Surgical Treatment of Distal Biceps Tendon Ruptures: An Analysis of Complications in 784 Surgical Repairs

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Abstract

Background:

Distal biceps brachii tendon ruptures lead to substantial deficits in elbow flexion and supination; surgical repair restores muscle strength and endurance.

Purpose:

To examine clinical and surgical outcomes for distal biceps tendon repairs in a large, multispecialty, integrated health care system.

Study Design:

Cohort study; Level of evidence, 3.

Methods:

Retrospective cohort study of distal biceps tendon repairs performed between January 1, 2008, and December 31, 2015. The repair methods were classified as double-incision approach using bone tunnel–suture fixation or anterior single-incision approach. Anterior single incisions were further classified according to the fixation method: cortical button alone, cortical button and interference screw, or suture anchors alone. Patient demographics, surgeon characteristics, range of motion, and complications were analyzed for all repair types.

Results:

Of the 784 repairs that met the inclusion criteria, 639 (81.5%) were single-incision approaches. When comparing double-incision and single-incision repairs, there was a significantly higher rate of posterior interosseous nerve palsy (3.4% vs 0.8%, P = .010), heterotopic bone formation (7.6% vs 2.7%, P = .004), and reoperation (8.3% vs 2.3%, P < .001). The most common nerve complication encountered was a lateral antebrachial cutaneous nerve palsy (n = 162), which was significantly more common in the single-incision repairs than in the double-incision repairs (24.4% vs 4.1%, P < .001). When excluding lateral antebrachial cutaneous nerve palsies, there was no significant difference in the overall nerve palsies between single-incision and double-incision (5.8% vs 6.9%, P = .612). The overall rate of tendon rerupture was 1.9% (single incision, 1.6%; double incision, 2.8%; P = .327). The overall rate of postoperative wound infection was 1.5% (single incision, 1.3%; double incision, 2.8%; P = .182). The average time from surgery to release from medical care was 14.4 weeks (single incision, 14 weeks; double incision, 16 weeks; P = .286). Patients treated with cortical button plus interference screw were released significantly sooner than were patients with other single-incision repair types (13.1 ± 8.01 weeks, P = .011). There were no significant differences in rates of motor neurapraxia, infection, rerupture, and reoperation with regard to surgeon’s years of practice, fellowship training, or case volume.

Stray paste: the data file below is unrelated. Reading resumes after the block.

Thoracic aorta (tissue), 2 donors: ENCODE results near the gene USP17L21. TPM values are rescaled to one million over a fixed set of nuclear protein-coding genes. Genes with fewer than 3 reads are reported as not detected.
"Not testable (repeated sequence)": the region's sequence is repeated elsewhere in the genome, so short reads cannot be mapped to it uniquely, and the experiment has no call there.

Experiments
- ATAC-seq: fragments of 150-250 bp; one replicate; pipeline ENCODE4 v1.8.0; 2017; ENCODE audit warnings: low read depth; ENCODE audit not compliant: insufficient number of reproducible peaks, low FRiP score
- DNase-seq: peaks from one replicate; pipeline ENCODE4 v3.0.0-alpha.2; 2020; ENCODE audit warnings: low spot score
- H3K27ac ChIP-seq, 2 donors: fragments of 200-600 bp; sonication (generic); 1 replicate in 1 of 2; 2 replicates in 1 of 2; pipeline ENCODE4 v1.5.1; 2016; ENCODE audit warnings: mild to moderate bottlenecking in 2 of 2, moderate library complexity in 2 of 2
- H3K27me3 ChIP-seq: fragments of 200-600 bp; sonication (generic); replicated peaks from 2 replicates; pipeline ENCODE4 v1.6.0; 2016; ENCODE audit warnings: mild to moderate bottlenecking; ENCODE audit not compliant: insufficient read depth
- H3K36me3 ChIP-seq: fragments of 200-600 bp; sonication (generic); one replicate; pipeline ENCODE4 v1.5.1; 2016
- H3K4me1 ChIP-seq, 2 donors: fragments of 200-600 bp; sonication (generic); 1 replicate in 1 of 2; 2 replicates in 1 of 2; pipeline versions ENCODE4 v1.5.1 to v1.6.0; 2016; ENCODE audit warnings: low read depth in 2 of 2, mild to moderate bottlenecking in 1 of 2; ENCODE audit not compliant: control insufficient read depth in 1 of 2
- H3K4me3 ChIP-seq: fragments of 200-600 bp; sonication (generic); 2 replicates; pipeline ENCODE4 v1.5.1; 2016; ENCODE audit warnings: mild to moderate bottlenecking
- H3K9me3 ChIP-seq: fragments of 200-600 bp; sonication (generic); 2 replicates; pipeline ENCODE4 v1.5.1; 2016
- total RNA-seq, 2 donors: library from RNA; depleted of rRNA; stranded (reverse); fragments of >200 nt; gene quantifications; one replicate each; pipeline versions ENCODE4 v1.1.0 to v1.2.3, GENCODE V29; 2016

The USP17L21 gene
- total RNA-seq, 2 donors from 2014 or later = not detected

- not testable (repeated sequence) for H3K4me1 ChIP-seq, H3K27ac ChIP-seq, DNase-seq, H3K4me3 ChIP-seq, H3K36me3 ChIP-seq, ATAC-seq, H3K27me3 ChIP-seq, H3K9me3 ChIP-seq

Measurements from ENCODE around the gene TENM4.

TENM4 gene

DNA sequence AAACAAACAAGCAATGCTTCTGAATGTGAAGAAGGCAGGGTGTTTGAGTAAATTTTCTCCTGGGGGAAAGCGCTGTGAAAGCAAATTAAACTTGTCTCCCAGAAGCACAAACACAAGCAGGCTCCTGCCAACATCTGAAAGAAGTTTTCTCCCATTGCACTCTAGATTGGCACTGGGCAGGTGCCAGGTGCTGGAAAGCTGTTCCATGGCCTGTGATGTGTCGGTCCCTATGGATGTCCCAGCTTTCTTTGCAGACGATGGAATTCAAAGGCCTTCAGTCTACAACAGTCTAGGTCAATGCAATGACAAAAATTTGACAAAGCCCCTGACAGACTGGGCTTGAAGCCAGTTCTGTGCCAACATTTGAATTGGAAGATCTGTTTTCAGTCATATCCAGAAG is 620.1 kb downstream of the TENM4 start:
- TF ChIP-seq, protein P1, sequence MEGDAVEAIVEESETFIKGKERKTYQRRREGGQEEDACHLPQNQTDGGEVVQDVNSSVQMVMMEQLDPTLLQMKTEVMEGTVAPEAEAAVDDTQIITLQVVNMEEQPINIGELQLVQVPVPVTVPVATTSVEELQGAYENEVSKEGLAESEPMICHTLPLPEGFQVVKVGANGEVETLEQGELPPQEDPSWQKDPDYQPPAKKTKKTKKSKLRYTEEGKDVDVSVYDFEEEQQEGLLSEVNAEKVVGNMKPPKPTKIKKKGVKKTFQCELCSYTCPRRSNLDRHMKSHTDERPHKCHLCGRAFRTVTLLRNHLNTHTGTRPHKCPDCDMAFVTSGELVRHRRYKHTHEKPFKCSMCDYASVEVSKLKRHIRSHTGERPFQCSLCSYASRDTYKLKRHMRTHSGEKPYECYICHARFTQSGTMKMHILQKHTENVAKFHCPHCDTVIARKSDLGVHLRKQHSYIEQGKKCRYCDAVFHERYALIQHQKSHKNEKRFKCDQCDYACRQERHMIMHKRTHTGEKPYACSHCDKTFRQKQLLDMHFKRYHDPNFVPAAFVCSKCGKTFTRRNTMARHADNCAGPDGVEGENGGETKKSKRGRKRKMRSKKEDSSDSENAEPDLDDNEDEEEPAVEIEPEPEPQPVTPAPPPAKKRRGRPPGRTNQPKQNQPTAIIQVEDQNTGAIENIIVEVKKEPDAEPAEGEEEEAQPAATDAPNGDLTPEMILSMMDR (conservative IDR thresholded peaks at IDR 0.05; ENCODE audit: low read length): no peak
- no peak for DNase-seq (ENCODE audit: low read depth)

Conclusion:

The surgical repair of distal biceps tendon ruptures has an overall low rate of serious complications, regardless of approach or technique. However, the double-incision technique has a higher rate of posterior interosseous nerve palsy, heterotopic bone formation, and reoperation rate. Surgeon’s years of practice, fellowship training, and case volume do not affect the rate of major complications.

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